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“Charge what the market will bear” pretty well summarizes the pricing strategy of many suppliers serving business markets. They believe that practicing value-based pricing means finding out what the value of their offering is relative to alternatives for their customers and then charging as high a price as they can. If they think their offering is superior, they include in their pricing the full premium that they think the superiority earns.
The Leading Question
If charging the highest price isn’t the best strategy, what is?
- Customers give suppliers they feel good about doing business with a bigger share and mix of their business.
- Best practice suppliers use pricing tactics that motivate the customer to take action that benefits the supplier.
- Suppliers that practice value-based pricing increase short- and long-term profits.
But pursuing value-based pricing in that way is usually shortsighted in two respects. First, it
neglects other potential means of profiting from delivering superior value that may result in greater overall profitability to a supplier. Second, it weakens customer relations rather than strengthening them, which a more progressive and comprehensive approach to value-based pricing can accomplish. We’ll propose a framework for practicing value-based pricing in this more nuanced, strategic way. But consider first a recent case that demonstrates how the shortsighted pursuit of value-based pricing can go wrong.
Electron Instruments (a fictionalized name) manufactures and markets scanning electron microscopes. It has focused on the upper end of the market for SEMs, which ranges from $500,000 to $1.5 million per microscope. Even the low end of electron microscopes ranges from $100,000 to $250,000. In 2007, as a new initiative, Electron Instruments developed and introduced a desktop SEM that was intended to compete in the low end of the market and even attract some sales from customers that would upgrade from optical microscopes.
Electron Instruments believed that its desktop SEM was vastly superior to the next best alternative, a desktop SEM from a Japanese competitor. Electron Instruments did not, however, conduct any formal customer value research to validate that belief. Instead, it relied on its engineers’ assessments and marketing’s judgment based on qualitative feedback it received from a few beta test customers. Critically, though, these beta test customers were familiar with SEM technology, and most were users of the company’s top-end, expensive SEMs.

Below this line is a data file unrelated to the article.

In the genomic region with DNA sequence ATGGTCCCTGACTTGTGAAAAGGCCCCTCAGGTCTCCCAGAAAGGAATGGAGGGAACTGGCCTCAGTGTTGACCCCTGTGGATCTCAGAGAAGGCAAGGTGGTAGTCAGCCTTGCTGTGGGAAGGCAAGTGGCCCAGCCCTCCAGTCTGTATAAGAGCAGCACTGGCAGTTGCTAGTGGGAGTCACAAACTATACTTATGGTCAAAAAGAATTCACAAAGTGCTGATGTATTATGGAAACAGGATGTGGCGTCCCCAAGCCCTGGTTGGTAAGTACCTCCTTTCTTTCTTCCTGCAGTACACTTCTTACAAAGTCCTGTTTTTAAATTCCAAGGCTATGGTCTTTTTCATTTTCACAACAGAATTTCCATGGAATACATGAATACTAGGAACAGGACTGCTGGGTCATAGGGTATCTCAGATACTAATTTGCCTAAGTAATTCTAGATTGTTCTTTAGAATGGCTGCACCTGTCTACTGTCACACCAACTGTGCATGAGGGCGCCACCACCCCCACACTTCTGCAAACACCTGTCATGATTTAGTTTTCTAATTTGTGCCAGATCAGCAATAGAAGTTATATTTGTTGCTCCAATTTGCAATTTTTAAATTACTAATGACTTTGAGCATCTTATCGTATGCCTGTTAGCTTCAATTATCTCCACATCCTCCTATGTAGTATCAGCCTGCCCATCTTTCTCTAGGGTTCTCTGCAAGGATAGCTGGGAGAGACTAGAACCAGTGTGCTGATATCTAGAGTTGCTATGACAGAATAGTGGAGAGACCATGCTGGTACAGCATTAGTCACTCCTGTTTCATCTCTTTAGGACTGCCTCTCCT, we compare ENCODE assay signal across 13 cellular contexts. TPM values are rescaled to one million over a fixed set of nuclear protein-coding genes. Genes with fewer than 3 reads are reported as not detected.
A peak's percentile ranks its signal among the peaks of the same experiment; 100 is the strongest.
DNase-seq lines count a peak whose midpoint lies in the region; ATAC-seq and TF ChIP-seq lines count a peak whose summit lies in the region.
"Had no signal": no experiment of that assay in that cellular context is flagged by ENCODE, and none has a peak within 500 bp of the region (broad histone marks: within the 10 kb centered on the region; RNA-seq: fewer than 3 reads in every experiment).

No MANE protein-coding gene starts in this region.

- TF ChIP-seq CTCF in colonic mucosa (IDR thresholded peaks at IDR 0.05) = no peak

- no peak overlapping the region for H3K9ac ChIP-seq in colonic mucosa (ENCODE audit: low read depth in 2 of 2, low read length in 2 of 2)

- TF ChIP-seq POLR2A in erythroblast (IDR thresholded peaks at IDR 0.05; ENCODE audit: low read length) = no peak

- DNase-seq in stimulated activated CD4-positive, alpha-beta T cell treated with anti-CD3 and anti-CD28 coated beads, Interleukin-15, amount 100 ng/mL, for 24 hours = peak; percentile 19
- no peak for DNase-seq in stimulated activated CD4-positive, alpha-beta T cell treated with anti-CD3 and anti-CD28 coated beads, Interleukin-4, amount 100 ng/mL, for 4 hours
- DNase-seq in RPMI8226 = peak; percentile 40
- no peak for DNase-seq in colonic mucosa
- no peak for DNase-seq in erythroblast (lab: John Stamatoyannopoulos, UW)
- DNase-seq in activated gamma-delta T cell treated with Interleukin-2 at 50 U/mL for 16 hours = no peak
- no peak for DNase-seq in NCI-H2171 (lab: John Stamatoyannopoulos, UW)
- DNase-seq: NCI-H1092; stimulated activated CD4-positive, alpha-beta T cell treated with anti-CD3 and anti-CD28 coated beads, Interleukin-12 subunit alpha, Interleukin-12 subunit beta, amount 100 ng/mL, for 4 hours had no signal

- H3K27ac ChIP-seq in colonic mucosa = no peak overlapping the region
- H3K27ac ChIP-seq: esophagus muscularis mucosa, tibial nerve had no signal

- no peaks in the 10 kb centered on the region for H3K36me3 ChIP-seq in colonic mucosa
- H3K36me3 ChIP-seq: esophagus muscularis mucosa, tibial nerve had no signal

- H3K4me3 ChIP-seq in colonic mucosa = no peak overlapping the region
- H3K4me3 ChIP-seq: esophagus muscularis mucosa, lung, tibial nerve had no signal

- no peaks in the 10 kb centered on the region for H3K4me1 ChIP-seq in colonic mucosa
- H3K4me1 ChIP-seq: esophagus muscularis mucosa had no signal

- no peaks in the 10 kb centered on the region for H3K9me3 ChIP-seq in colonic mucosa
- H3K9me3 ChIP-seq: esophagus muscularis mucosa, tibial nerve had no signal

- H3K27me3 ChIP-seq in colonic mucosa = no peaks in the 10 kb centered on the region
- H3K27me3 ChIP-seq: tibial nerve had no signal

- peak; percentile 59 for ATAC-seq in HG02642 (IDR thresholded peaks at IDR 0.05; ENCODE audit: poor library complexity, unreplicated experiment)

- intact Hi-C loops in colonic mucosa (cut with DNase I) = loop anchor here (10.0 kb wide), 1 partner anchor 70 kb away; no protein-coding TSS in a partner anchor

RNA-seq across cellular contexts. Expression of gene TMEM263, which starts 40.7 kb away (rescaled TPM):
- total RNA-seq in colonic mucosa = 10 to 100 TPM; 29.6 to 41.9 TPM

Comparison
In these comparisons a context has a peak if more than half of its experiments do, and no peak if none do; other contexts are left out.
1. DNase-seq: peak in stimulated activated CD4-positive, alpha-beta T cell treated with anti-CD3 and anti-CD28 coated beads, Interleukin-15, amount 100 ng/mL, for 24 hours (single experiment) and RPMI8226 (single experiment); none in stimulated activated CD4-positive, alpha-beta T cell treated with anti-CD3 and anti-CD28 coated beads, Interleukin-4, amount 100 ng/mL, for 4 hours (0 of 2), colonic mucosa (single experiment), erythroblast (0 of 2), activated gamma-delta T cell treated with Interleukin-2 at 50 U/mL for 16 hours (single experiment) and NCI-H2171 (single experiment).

Electron Instruments’ management and marketing concluded that its desktop SEM was easier to use and had technical superiority to the Japanese desktop SEM. Convinced of superior value, management asked marketing what price the market would bear. Management and marketing’s intent was to get maximum revenue without limiting Electron Instruments’ ability to sell the desktop SEMs. They decided to price the desktop SEM at a 25% premium to the next best alternative.
Sales for its desktop SEM were not as good as Electron Instruments had expected, with certain target customers much slower to purchase the tool than forecasted. In one target country, for example, Electron Instruments’ distributor was unable to sell any of the desktop SEMs.
Reacting to these unexpectedly poor market results, Electron Instruments began to investigate the cause. Marketing discovered that even though Electron wasn’t wrong from its perspective about the ease of use and technical superiority of its desktop SEM (relative to the next best alternative), its prospective customers didn’t evaluate the product the same way. Electron’s beta test customers’ experiences did not transfer to the actual target customers —
especially those potential customers that had not previously experienced an SEM. Further, marketing discovered that the closed-system design of its desktop SEM was a substantial negative point of difference for customers that were experienced desktop SEM users. These prospective customers were attracted to the Japanese competitor’s more traditional SEM design, which allowed for upgrades, such as adding a key analytical system.
Prospective customers upgrading from optical instruments did not find Electron Instruments’ desktop SEM easy to use. The image produced by Electron Instruments’ SEM was technically superior, but the new customers and prospects were so unaccustomed to the difference that they didn’t value it as highly as Electron had predicted. Given that an SEM cost more than they were used to paying, they judged the image of the competing offering to be “good enough,” especially considering the substantial price difference.
Based upon what it had learned, Electron Instruments decided to test its pricing with selected customers that were having trouble deciding. Reducing its premium to only 5% over its competitor’s price, Electron found, accelerated the purchase decisions of these customers. Electron Instruments was now left with the challenging task of relaunching its offering at a lower, yet to be determined price.